Project details


Type 1 diabetes-induced alterations in islets of Langerhans

Advanced Microscopy beta cell destruction insulitis

dr. B.N.G. Giepmans
P. de Boer

Nature of the research:
Cell Biology/ Medical Biology: - Electron microscopy sample preparation, including ultramicrotomy - Post/pre-embedding immunolabeling - (Confocal) light microscopy - Large-scale electron microscopy5, 7 (

Fields of study:
cell biology molecular imaging diabetes

Background / introduction
Type 1 diabetes (T1D) is associated with loss of insulin producing beta-cells in the pancreatic islets of Langerhans resulting in impaired glucose uptake of target cells and consequently hyperglycaemia. In some rodent models beta-cell reconstitution from other cell types, called transdifferentiation, is observed either spontaneous or induced1-3. A hallmark of transdifferentiation is the presence of by bihormonal cells. Spontaneous transdifferentiation was only observed in selective near-total cell loss in transgenic mouse model of diphtheria toxin-induced selective beta-cell ablation1. However, using large-scale correlative light and electron microscopy (CLEM)4, 5 we found bihormonal cells in normoglycaemic rats. Furthermore, hormone granules were observed in aberrant exocrine cells and recently effects on the exocrine pancreas in T1D patients was reported6. This raises the intriguing possibility to examine whether transdifferentiation, via endocrine and/or exocrine cells, play a role in early-onset T1D for example to counteract an increased demand of insulin.
Research question / problem definition
Investigate the role of bihormonal cells and/or affected exocrine pancreas in normoglycaemic, diabetic-prone rats and human material in relation to early-onset T1D.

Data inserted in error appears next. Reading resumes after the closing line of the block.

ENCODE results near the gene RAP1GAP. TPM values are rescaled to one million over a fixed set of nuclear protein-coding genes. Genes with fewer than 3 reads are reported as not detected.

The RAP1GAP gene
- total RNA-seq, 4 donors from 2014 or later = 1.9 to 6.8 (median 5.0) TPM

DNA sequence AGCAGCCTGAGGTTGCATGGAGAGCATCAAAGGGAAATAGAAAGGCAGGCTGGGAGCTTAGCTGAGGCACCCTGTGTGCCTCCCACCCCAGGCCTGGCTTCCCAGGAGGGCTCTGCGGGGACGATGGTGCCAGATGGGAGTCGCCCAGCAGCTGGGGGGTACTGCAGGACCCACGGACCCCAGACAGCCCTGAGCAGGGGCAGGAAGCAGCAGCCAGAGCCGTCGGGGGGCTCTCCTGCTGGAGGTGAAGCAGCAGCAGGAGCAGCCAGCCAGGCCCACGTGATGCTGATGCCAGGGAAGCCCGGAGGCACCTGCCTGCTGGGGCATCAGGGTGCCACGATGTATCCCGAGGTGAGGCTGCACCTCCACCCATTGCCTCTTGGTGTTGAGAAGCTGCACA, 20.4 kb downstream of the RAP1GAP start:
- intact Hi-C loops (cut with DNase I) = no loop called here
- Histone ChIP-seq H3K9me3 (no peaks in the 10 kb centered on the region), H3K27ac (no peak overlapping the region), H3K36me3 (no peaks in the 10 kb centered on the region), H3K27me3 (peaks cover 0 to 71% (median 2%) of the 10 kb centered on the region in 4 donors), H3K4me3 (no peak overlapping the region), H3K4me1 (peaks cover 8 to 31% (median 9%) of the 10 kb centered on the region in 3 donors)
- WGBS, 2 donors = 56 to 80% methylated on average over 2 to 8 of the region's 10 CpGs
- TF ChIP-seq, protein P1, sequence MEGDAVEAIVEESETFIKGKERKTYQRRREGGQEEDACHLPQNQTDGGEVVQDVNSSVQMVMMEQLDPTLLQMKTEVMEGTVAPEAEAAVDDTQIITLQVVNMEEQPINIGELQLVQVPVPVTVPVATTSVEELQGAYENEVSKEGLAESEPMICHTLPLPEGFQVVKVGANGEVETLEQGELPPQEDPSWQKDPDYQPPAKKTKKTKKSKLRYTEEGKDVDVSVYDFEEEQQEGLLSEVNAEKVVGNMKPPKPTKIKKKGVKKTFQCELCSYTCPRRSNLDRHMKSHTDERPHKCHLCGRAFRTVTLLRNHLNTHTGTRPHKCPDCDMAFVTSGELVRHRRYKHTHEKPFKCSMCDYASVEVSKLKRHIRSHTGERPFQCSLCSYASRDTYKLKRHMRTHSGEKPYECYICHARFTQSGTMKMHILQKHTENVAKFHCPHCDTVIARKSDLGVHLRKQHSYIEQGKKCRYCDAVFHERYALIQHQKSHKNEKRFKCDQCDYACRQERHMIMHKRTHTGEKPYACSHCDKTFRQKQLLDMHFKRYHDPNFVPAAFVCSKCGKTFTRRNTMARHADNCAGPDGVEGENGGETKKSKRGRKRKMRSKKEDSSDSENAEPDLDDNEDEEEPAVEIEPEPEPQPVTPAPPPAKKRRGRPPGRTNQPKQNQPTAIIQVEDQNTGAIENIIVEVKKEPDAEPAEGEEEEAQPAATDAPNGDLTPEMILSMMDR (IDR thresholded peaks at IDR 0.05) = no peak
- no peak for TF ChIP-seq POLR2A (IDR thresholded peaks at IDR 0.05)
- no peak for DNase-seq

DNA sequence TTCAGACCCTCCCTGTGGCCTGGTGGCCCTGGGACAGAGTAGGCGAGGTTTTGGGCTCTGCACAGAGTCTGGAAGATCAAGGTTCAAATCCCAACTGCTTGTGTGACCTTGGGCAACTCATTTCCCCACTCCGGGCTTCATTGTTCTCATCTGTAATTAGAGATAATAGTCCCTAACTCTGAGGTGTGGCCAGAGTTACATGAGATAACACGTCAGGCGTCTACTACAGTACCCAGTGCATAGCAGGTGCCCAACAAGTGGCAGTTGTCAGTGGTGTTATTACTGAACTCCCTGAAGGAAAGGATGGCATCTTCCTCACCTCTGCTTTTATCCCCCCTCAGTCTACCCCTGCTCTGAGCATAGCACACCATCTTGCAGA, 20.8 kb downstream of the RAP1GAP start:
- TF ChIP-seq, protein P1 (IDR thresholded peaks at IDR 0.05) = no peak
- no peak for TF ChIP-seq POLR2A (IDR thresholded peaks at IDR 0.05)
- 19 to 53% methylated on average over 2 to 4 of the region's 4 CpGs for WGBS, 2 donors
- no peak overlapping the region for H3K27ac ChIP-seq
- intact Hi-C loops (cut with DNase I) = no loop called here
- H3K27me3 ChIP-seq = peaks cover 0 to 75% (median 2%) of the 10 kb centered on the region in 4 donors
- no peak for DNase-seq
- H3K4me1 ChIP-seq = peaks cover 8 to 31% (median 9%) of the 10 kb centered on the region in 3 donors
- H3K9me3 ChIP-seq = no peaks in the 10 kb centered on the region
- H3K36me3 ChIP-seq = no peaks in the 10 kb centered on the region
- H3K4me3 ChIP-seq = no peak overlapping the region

Immunolabeling to identify different cell types (incl. bihormonal) in islets of Langerhans of both rat and human material in a CLEM approach.
Quantum dots are used for immune-fluorescence and EM localization7
Analyse large-scale electron microscopy datasets to score the appearance of bihormonal cells, aberrant exocrine cells and/or other abnormalities in both rat and human T1D material versus controls.
1. Thorel, F. et al. Conversion of adult pancreatic alpha-cells to beta-cells after extreme beta-cell loss. Nature 464, 1149-1154 (2010).
2. Chera, S. et al. Diabetes recovery by age-dependent conversion of pancreatic delta-cells into insulin producers. Nature 514, 503-507 (2014).
3. Piran, R. et al. Pharmacological induction of pancreatic islet cell transdifferentiation: relevance to type I diabetes. Cell. Death Dis. 5, e1357 (2014).
4. de Boer, P., Hoogenboom, J.. & Giepmans, B. N. Correlated light and electron microscopy: ultrastructure lights up! Nat. Methods 12, 503-513 (2015).
5. Ravelli, R.. et al. Destruction of tissue, cells and organelles in type 1 diabetic rats presented at macromolecular resolution. Sci. Rep. 3, 1804 (2013).
6. Campbell-Thompson, M. L. et al. The influence of type 1 diabetes on pancreatic weight. Diabetologia 59, 217-221 (2016).
7. Kuipers, J., de Boer, P. & Giepmans, B. N. Scanning EM of non-heavy metal stained biosamples: Large-field of view, high contrast and highly efficient immunolabeling. Exp. Cell Res. 337, 202-207 (2015).
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